You hit the top of the mountain and the thud turns into a continual motorized drone.
The floor is a sea of powder, projected by the blades it finds its way into cracks and onto any portion of uncovered skin. A short stooped run, and the next thing you know that sea of snow is dropping away and you’re heading for virgin powder and the ride of your life, welcome to Heli-Boarding!
One of my good friends recently was in BC for The Quiksilver Annual Heli-Boarding outing and I am truly honored to bring you the stories and amazing imagery of that week. ENOY!
Surfing Frozen Water // Where We Land Is Secret
The Quiksilver Annual Heli-Boarding trip was resurrected this year after a short hiatus. The torture of delay was in the air for those who have made the trip in years past. A mix of professional athletes, friends and family of Bob McKnight’s / CEO of Quiksilver were British Columbia bound via planes, trains and automobiles. Destination Tyax, an hour east of Whistler, and a place you can only get to via helicopter in the winter. Where we land is secret.
Avalanche beacon training gave away the safe conditions this year since we were handed a beacon and a glass of champagne in tandem. In years past, you could sense more danger in the trainings when avalanches have taken a few lives in the months prior. I will always remember my first year on this trip when the guide noted, If Kristin dies we will not say Kristin is dead but we will announce #6 is deceased on our radio pointing to the #6 on my beacon. A mild reminder of the possibilities on this powder playground.
Each night before we head out, we tune up our gear and Bob personally prepares the list of groups that will ride together mixing it up for all. The women anxiously wait to see the list to learn how many pro’s they are riding with so they can adjust their anxiety accordingly. With Tony Hawk in tow and monster wave rider Ross Clarke Jones in our camp, good company cannot be avoided. Ross was in the Amazon the day before surfing the endless tidal wave. Mountain rider of all sorts he is not concerned with whether or not the water is frozen or fluid he just likes to ride unknown large masses hence his TV series Storm Rider with legend Tom Carroll. I agree with his mantra When you are closer to death you feel more alive.
The sound of the heli’s coming in and out every am becomes your favorite new soundtrack. Consumed with excitement, when the heli leaves you at the top of a summit, it is so quiet it is uncomfortable. 360 degrees of white peaks and not even the sound of a bird you feel like you are in what I could only imagine to be heaven. Surfing perfect frozen water truly feels like you are flying. You simply cannot feel the snow below you it is so soft. You hear a scream next to you realizing they are screams of joy only to realize you are screaming with joy. It is uncontrollable. Just go straight, Steep and deep, and Tony Hawk’s standard, I am making dollar signs out of your tracks where the verses to our board riding anthem.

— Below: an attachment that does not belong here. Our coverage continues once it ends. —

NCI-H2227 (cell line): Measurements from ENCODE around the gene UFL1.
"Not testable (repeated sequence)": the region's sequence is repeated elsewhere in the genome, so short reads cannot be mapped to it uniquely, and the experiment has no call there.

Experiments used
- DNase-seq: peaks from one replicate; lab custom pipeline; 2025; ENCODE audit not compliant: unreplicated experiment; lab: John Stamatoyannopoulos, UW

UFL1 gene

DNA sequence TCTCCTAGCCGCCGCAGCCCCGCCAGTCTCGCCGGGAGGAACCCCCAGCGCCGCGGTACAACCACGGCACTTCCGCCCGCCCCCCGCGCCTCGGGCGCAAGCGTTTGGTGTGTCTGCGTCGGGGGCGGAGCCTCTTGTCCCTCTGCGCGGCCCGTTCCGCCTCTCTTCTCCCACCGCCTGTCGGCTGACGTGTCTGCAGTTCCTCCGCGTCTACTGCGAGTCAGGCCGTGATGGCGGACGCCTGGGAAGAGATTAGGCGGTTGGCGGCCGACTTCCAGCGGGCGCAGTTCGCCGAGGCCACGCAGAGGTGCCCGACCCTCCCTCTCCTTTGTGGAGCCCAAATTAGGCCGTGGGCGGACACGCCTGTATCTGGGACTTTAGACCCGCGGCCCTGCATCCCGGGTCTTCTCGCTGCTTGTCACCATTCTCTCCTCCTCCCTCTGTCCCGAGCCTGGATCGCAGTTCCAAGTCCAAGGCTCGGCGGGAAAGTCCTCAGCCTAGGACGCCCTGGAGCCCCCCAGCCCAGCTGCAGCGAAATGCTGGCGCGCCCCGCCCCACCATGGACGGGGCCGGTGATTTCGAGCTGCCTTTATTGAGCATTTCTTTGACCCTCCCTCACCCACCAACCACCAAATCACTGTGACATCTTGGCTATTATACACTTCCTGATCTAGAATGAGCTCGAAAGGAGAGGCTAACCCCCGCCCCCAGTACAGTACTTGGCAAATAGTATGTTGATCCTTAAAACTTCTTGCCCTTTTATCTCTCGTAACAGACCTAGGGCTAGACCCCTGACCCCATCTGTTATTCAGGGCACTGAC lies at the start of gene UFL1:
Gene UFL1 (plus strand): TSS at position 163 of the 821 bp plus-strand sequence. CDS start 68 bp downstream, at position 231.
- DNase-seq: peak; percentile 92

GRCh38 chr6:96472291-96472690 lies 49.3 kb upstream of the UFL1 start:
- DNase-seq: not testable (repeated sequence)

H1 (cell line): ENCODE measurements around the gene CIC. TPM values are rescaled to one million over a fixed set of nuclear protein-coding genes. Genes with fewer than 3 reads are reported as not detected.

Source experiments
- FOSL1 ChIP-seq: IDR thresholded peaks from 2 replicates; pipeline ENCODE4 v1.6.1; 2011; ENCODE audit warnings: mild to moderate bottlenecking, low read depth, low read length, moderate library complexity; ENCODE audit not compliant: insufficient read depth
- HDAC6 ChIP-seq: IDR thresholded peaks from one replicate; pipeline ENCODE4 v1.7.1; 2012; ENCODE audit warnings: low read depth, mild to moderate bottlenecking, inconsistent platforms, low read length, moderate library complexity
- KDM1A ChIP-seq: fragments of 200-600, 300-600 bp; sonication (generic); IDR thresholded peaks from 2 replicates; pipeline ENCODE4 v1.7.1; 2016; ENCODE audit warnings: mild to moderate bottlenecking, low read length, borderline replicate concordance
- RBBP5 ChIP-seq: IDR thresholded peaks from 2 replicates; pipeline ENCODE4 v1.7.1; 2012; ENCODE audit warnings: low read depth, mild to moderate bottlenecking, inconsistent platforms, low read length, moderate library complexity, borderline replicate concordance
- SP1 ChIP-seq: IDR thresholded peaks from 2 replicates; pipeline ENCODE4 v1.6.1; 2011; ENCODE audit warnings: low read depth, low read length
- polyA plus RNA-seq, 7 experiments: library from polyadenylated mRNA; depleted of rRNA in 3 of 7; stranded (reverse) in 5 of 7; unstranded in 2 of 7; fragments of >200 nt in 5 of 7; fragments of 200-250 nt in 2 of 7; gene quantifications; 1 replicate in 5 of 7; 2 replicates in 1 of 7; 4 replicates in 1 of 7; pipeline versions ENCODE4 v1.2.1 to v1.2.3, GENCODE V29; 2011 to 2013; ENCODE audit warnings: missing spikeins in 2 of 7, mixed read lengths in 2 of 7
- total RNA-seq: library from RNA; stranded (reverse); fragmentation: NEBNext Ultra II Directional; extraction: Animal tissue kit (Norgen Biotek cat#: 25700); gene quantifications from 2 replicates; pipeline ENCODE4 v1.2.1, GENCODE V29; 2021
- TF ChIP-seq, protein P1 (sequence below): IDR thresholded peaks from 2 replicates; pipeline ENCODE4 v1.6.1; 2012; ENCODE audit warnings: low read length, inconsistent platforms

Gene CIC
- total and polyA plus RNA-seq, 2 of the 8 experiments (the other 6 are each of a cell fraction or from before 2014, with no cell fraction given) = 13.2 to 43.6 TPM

A few mild avalanches started, not abnormal, and I quickly was reminded I was riding with surfers when our mate jumped in to the avalanche and chased it. As if he was paddling out to try and catch the swell. I think it was his gut instinct to ride moving water even if it is frozen. Mortified, I enjoyed the moment realizing he was just chasing a wave, a common denominator that brings many of us together on this trip. Ross Clarke Jones (a.k.a. Hellraiser) earned his new nickname Dr. Ross when he took control of a critical situation that left our guide frozen. Our friend, with the heli blades on, had a stage 1 seizure getting into the helicopter. Afraid he was going to get cut, Ross grabbed him, held him down, jammed a glove in his mouth and took control of the situation like a pro. We talked him in to not punching him in the jaw to knock him out (Australian medic style) to prevent our friend from hurting himself. All were grateful Ross was in the heli and brought our friend to safety. Since his office is 50ft waves, I think his animal instincts are sharper than most and his lack of hesitation gave him hero status at the bar that night for saving our friend.
As we come in from the summits each day, the guide refers to his handwritten notebook to add up our team’s vertical feet for the day. 26,000 vf was our total; always a competition between groups who rode more vertical feet each day. It is a race to call shotgun for the best seat in the house on the way in (next to the pilot) to enjoy the thrill of buzzing the lodge.
Drunk on happiness, each day ends with a jacuzzi visit, massages in the spa if you like and a feast that gives birth to all the stories that took place that day. Show and tell is alive. Exhausted from excitement and riding powder all day we retire to our rooms. Reminded our lodge is kids camp for adults when Ross kindly hops balconies to give me a pair of his goggles I was admiring all week. The melancholy of the last day of kid’s camp is sinking in as we start giving away gear to your new mates. Although you can’t hug memories, this trip always leaves you with many and friendships of steel. When you think you are going to die with a group of people and you live, you are close for life regardless of our geography.
Thank you again Bob McKnight, master storyteller and dream trip producer, for designing the perfect powder trip, again, with the best cast in show. Your trips always teach us how to feel alive.
THANK YOU QUIKSILVER, BOB MCKNIGHT AND OF COURSE KRISTIN FOR THE PRIVILEGE OF SHARING YOUR STORIES WITH OUR READERS.